Sanon is a Haitian-born doctor, pastor and businessman and longtime U.S. resident who has been detained as a suspect in the assassination plot. He has said he has done charitable work in Haiti, where he has also owned several businesses,. In a 2011 video on YouTube, he expressed a desire to be president of the country and accused its leaders of corruption. Following his arrest, Haiti’s national police chief, Léon Charles, said Sanon flew to Haiti in June on a private jet with a private security team with the intention of taking over as Haiti’s president. Charles said that after Moïse was killed, one suspect phoned Sanon, who then contacted two people believed to be the masterminds of the plot. The chief did not identify them or say if police know who they are. Friends of Sanon have expressed skepticism that he would have been involved in a violent plot. It does not appear that Sanon, who has run a string of failed businesses in the U.S., filed for bankruptcy in 2013 and was largely unknown in Haitian political circles, would have the resources or political backing for the operation.



Intriago Valera is a Venezuelan emigre in the Miami-area who runs Florida-based CTU Security. Colombia’s national police chief, Gen. Jorge Luis Vargas, said that CTU Security used its company credit card to buy 19 plane tickets from Bogota to Santo Domingo for the Colombian suspects. An associate of Sanon has said that the businessman attended a recent meeting in Florida with Intriago at which a presentation was made about developing Haiti.



Herard is head of general security at Haiti’s National Palace. The Colombian national police chief said Hérard flew to Colombia, Ecuador and Panama months before the assassination, and Colombian police are investigating whether he had any role in recruiting the mercenaries. In Haiti, prosecutors are seeking to question Hérard.



Joseph is a well-known politician who is an opponent to the Tet Kale party to which Moïse belonged. He was elected under the party of René Préval and served for six years. Police say he is one of five fugitives sought in the assassination and described him as being armed and dangerous.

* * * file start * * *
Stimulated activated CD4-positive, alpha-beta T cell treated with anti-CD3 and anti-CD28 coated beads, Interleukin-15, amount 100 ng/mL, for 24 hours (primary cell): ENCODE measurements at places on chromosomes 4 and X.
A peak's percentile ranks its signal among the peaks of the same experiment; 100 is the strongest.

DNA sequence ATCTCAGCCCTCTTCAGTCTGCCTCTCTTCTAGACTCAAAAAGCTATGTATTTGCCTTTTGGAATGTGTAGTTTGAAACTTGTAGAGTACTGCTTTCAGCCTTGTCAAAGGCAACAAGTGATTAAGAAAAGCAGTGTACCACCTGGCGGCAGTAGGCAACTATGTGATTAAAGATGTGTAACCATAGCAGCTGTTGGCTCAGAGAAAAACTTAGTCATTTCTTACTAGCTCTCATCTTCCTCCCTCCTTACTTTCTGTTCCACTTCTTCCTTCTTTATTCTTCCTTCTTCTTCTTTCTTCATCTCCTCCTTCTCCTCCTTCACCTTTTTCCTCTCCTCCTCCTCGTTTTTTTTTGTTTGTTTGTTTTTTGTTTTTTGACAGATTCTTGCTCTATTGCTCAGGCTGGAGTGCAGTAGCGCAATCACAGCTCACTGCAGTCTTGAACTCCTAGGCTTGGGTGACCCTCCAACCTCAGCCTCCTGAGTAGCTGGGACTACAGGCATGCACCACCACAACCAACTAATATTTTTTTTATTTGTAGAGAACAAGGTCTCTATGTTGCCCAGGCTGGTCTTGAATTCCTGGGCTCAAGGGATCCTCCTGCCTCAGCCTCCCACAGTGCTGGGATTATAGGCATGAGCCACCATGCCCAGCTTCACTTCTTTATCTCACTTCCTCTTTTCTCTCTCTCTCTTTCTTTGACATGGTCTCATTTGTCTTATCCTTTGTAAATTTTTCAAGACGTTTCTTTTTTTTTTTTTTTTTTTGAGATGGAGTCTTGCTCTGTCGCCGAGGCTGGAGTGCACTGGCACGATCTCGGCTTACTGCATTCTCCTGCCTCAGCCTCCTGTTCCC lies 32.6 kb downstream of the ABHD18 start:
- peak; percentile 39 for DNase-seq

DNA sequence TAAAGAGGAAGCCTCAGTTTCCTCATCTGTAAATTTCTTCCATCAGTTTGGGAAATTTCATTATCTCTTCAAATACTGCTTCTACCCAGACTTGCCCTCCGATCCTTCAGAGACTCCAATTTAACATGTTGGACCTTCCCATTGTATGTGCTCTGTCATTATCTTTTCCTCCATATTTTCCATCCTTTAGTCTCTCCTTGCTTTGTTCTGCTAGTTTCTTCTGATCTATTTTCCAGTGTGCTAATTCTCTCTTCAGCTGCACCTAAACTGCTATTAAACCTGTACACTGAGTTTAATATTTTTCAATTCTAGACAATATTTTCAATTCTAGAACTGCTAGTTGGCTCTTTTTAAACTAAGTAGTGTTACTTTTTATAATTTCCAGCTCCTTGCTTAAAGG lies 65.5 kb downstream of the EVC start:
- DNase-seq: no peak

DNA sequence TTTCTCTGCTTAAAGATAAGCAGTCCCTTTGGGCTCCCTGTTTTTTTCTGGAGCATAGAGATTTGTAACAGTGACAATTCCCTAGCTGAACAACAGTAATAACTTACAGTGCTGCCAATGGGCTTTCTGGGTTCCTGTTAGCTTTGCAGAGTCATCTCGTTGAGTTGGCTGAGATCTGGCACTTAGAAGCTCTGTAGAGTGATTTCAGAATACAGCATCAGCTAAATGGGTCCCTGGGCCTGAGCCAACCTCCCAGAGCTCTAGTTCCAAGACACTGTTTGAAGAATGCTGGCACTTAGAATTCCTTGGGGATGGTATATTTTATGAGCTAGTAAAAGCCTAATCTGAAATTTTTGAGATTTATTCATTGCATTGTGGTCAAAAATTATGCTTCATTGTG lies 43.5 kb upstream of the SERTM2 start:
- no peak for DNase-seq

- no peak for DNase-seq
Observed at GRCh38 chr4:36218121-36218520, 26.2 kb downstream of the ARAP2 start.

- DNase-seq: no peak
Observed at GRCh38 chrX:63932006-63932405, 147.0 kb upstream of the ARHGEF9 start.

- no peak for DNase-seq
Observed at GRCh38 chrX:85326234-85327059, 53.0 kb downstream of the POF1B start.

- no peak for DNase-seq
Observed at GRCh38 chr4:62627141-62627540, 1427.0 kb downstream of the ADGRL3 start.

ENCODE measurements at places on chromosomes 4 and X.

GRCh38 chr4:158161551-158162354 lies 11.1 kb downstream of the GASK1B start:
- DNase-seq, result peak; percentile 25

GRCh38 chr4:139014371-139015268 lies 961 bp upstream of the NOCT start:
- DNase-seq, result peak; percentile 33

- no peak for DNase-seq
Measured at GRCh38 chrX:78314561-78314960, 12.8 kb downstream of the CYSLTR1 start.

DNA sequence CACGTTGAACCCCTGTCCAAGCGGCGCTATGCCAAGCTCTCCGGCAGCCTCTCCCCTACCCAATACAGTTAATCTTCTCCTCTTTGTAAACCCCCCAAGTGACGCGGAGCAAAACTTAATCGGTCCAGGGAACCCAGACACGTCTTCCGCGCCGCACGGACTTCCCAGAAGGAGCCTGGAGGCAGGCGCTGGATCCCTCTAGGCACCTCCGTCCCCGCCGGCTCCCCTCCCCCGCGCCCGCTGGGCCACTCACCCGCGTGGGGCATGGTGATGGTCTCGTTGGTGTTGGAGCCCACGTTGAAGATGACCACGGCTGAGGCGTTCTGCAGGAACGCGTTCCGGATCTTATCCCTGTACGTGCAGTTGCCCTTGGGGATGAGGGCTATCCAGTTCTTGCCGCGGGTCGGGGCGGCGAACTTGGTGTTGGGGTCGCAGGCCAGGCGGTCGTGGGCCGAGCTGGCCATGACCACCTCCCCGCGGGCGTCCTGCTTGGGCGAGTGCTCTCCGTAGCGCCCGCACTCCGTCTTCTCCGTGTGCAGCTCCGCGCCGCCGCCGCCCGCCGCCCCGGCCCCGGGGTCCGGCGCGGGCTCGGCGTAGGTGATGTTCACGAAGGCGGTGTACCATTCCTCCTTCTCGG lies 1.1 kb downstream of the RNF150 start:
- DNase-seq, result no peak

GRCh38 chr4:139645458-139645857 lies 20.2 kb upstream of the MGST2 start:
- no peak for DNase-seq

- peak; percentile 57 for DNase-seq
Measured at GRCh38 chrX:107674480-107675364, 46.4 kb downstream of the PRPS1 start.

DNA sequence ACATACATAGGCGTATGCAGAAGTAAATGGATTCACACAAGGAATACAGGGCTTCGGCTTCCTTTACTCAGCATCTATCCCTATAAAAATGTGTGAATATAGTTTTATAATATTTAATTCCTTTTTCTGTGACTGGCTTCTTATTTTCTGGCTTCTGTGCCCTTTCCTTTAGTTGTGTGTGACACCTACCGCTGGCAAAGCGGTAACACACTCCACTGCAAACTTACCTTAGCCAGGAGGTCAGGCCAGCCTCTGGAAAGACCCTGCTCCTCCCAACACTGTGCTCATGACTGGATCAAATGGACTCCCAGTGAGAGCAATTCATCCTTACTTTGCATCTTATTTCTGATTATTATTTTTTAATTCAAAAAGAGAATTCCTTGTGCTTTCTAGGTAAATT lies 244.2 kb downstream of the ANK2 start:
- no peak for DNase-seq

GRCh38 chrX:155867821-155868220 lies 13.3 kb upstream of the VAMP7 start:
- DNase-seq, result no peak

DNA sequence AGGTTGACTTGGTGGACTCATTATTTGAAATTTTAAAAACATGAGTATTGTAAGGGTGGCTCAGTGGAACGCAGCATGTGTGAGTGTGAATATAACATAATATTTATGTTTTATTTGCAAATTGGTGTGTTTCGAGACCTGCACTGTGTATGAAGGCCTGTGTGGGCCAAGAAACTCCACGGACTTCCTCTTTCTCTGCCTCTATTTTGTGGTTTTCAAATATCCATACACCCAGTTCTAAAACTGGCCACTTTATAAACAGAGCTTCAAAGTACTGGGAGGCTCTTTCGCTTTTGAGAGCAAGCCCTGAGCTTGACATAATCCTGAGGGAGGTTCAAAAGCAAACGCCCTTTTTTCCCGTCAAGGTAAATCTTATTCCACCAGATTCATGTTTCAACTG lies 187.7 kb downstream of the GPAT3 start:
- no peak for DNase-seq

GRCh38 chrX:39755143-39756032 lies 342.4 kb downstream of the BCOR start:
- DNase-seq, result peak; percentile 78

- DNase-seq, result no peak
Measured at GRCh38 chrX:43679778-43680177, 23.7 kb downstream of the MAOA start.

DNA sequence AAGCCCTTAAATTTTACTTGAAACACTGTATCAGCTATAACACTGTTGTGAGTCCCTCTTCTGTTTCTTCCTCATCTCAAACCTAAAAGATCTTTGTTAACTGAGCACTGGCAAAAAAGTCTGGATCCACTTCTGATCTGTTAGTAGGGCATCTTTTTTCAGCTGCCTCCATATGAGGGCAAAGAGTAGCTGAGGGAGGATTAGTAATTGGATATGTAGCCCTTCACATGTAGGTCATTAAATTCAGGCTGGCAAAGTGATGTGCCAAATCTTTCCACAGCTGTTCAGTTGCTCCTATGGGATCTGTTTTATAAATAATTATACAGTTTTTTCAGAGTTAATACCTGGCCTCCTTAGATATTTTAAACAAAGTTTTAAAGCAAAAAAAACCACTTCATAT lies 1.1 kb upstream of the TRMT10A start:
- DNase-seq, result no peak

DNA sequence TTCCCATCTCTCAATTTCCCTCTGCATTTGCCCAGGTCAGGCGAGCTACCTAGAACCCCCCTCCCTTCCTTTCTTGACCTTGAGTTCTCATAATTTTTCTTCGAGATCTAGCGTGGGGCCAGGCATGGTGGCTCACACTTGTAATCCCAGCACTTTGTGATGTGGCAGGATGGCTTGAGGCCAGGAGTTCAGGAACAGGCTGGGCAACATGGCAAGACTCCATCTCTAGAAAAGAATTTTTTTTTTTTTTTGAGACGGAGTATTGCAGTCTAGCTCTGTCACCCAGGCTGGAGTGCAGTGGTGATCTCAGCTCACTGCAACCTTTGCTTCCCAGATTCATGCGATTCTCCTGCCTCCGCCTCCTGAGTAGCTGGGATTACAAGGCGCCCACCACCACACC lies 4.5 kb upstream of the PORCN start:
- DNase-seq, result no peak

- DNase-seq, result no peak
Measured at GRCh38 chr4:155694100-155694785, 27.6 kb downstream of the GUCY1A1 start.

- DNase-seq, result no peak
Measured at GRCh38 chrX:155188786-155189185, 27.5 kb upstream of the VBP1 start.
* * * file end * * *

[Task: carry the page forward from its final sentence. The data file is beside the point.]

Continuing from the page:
Police are also seeking Jaar in the killing of Moïse, saying he is one of five suspects on the run. Jaar uses the alias “Whiskey” and was indicted in 2013 with two other men in federal court in South Florida on charges of conspiring to smuggle cocaine from Colombia and Venezuela through Haiti to the U.S. He pleaded guilty and was sentenced to 46 months in prison, according to court records. At his sentencing hearing in 2015, Jaar’s attorney told the court that Jaar had been a confidential source for the U.S. government for several years before his indictment.



Badio is another of the five suspects being sought by police in the assassination. He previously worked at Haiti’s Justice Ministry and joined the government’s Anti-Corruption Unit in March 2012. The agency issued a statement saying Badio was fired in May following what it called “serious breaches” of ethical rules that it did not specify, adding that it filed a complaint against him.

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EXPLAINER: Who’s who in the probe of Haiti’s assassination